'We Can Shine A Light On It': Domestic Violence Survivors Share Their Stories
It’s been just over a year since the #MeToo movement exploded. RESPONSE, a Roaring Fork Valley organization working to end sexual abuse, is marking the occasion, as well as Domestic Violence Awareness Month, with a storytelling event called "My Response" at the Wheeler Thursday night. They're hoping stories of survival might create a ripple effect that statistics can’t.
Genevieve Villamizar is one of five people who take the stage to share their experiences of domestic violence and sexual assault on Thursday. She knows telling her story has been key to healing. When she sat down to craft a narrative about a past abusive relationship, she didn’t feel the helplessness or isolation that she used to. Instead, she felt power.
"I could focus on one moment that showed change for me. That made it so clear how far I had come," she said.
The past year has seen more survivors coming forward to talk about their experiences. Villamizar said the power of these voices make percentages personal when it comes to the impact of abuse.
"We can crack it open, and we can shine a light on it," she said.
Villamizar hopes people who don’t think their lives have been touched by abuse will be in attendance tomorrow.
"Don’t kid yourself. Open your eyes. Look around. One in four. One in four, honey. That’s all I’ll say," said Villamizar.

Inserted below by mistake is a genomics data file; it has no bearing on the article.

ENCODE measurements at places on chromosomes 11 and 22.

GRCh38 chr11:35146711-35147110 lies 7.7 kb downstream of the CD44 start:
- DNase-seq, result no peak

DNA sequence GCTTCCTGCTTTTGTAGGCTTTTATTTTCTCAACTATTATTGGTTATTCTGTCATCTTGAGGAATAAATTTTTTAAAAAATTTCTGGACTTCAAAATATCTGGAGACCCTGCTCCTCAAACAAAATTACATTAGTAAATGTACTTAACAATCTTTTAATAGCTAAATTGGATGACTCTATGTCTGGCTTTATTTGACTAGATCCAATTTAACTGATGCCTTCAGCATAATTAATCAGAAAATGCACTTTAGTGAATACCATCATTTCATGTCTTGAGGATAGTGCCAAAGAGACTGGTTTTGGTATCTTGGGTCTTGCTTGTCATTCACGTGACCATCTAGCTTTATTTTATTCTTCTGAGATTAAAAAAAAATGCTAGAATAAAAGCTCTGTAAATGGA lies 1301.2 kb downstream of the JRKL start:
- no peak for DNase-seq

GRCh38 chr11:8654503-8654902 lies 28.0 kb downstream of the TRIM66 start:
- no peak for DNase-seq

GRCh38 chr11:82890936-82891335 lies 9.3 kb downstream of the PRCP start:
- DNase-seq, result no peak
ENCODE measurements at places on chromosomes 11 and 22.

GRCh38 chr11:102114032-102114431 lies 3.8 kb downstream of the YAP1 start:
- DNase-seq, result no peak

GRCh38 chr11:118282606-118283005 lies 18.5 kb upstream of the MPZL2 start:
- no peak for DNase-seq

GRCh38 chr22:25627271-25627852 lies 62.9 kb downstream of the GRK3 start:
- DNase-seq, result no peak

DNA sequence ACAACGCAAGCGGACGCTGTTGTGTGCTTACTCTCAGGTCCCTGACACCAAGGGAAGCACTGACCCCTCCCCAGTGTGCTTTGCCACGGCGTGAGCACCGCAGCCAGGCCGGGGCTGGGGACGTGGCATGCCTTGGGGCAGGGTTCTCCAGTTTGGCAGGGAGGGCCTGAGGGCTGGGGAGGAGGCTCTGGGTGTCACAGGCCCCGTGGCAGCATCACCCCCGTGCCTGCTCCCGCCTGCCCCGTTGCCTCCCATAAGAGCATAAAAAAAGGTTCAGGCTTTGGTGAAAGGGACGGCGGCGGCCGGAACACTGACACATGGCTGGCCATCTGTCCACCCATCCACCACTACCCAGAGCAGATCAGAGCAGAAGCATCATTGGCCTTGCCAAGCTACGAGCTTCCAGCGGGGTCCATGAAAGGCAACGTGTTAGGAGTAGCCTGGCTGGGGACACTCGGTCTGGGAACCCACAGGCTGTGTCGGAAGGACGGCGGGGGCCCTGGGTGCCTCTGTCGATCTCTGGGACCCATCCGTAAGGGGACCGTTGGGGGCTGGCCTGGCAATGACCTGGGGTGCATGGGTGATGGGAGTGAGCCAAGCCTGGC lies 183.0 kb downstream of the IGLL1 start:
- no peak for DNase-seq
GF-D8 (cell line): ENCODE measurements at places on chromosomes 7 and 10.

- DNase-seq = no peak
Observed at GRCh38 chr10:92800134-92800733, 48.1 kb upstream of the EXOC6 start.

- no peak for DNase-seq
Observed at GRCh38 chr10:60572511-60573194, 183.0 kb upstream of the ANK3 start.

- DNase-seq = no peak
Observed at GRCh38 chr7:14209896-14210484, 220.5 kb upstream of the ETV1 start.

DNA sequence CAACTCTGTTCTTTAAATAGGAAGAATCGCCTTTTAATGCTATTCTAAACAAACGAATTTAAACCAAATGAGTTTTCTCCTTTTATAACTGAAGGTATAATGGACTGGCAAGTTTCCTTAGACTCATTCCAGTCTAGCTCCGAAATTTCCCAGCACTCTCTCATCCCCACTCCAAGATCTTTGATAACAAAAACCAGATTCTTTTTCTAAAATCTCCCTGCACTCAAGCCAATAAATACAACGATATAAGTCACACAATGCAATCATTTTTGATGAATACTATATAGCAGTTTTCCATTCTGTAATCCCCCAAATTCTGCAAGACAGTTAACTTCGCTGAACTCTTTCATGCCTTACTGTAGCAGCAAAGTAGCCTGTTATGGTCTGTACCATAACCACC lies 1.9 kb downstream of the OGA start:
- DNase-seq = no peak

Shannon Meyer, the executive director of RESPONSE, said when survivors go public, there’s a snowball effect.
"People look around and see what happens to other people when they talk about something that’s happened to them. The more and more we see people coming forward, the more people will find that’s acceptable, and I do feel it’s tipping the balance," said Meyer.
Four women and one man will take the stage Thursday. The youngest storyteller is just 17. One is a police officer. Meyer said the variety of speakers shows that anyone can be a victim.
“Domestic abuse is not always a black eye. Sometimes it’s years of emotional abuse and financial isolation. People stereotype who becomes victimized, and from our experience in this valley, it runs the gamut,” she said.
Even though Villamizar found that writing her story for herself was powerful, the prospect of telling it to others was terrifying. But she wants to show those who are currently in abusive relationships that they can rebuild their lives.
"If I can show that it’s possible to get out, I’ll be vulnerable, I’ll cry on stage, I’ll cry in practices, I’ll cry when I’m writing it," she said.
Those tears just might be transformative, for the storytellers and for the audience.
"My Response" starts at 5 p.m. at the Wheeler Opera House on Thursday.